EDITORIAL: Liquidity crunch
In order to boost the economy, the government should spend the budget as allocated instead of dilly-dallying in the development works as is happening now
Banks in the country are at present facing a liquidity crunch. This is attributed to less money coming in in the form of remittances in recent times and, more importantly, the low spending of the government.
And the banks have made sluggish deposit collections this fiscal. For instance, the government’s capital expenditure in the first four months of this fiscal year stands at only Rs. 17.66 billion when the budget has allocated a total of Rs. 311.95 billion.
The government thus is responsible for this anomaly and it needs to expedite the government works sooner than later.
Budgets are hard in coming and even when they do they are not spent leading the government to hold Rs 200 billion in its account due to the low spending made by it, as a consequence of which there is a liquidity crunch.
A consequence of this is that the industries and businesses are facing difficulties in acquiring loans from the banks. These days the banks only float a meager amount of credit that too to those clients with whom they have close relations.
Therefore, the liquidity crunch has had an adverse impact on the economy affecting its growth. Most industrialists and businesses have to return without the credit from the banks.
Even the businesses that are existing are not thinking about further expansion as they are facing hardships in running their enterprises. This is because of the fluctuations of the interest rates discouraging the investors.
If things are allowed to continue as they are now, the contribution of the manufacturing sector will shrink. The ever increasing cost of production combined with the high interest rate of the banks means that it is ultimately the consumers who will be suffering.
With the rise in price the export items will also be less competitive in the foreign markets, which will further hit the country’s already fledgling exports.
Credit growth of the banks has slowed down in the beginning of the second quarter of this fiscal due to credit being more than the deposit growth in the first quarter of this fiscal.
The banks are now struggling to maintain the credit to deposit (CD) ratio set by the Nepal Rastra Bank. This is a matter of immense concern as almost all the banks are close to the upper limit of 80 per cent of the CD ratio.
The operation cost of banks is on the rise as they have to collect deposits by providing high interest in order to maintain this ratio.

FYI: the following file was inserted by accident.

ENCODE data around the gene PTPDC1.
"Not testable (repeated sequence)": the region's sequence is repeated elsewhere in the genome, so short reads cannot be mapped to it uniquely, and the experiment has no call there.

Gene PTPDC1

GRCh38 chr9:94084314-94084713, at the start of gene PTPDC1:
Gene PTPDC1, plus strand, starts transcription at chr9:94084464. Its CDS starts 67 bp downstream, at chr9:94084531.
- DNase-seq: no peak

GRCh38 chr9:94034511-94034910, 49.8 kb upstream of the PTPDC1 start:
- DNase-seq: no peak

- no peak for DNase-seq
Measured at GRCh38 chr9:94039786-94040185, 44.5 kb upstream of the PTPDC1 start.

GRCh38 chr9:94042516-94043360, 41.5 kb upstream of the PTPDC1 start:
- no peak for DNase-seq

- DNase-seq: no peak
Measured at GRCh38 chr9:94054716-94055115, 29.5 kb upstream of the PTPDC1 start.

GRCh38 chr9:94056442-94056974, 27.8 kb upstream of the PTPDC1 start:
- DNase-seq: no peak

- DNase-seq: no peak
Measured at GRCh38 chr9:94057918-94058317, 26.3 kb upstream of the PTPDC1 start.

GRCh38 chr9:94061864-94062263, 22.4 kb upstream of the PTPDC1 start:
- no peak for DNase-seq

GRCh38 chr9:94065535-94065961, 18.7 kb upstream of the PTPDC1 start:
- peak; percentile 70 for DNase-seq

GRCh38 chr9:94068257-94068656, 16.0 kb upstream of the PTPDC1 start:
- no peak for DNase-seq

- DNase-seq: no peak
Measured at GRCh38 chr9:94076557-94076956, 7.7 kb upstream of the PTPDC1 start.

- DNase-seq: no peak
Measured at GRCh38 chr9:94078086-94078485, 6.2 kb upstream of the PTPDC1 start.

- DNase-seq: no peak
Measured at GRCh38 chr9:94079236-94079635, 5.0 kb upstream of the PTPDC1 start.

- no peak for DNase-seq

Usually the demand for credit declines when the interest rates on it go up. This means that the banks would not be able to provide more loans. Except for the Rastriya Banijya Bank which is owned by the government, all banks are near the upper limit of the CD ratio set by the central bank.
Taking into consideration that the country is faring poorly economically, the government needs to step in for only it can bring about the desired changes as the private sector, particularly in the case of Nepal, is not in a position to do so.
The governments in Nepal have always failed to spend as much as provisioned in the budgets, particularly in capital expenditure.
In order to boost the economy, the government should spend the budget as allocated instead of dilly-dallying in the development works as is happening now.
Nepal’s hills and mountainous regions are very fragile and prone to landslides that cause huge damage to settlements, infrastructure and ecology.
Whatever efforts are made in the field of conservation are inadequate and not well-planned.
A two-day seminar on “Mainstream Basin Approach for Integrated Water Management in Federal Nepal” was recently organized by the Department of Soil Conservation and Watershed Management to conserve soil and watershed areas in an integrated way.
Experts believe that haphazard construction works carried out at local and district levels without taking into account the environmental impact have led to heavy landslides in hills and mountain regions rendering many families homeless and eroding the arable lands which are the major sources of sustainability.
The department has envisaged deploying soil conservation inspectors in all Pradeshes who will provide their expertise on possible ecological disturbances before carrying out any development works to minimize the damage that they may cause in the future.
It is a good initiative that environmental impact assessment is carried out before any public infrastructure work is initiated.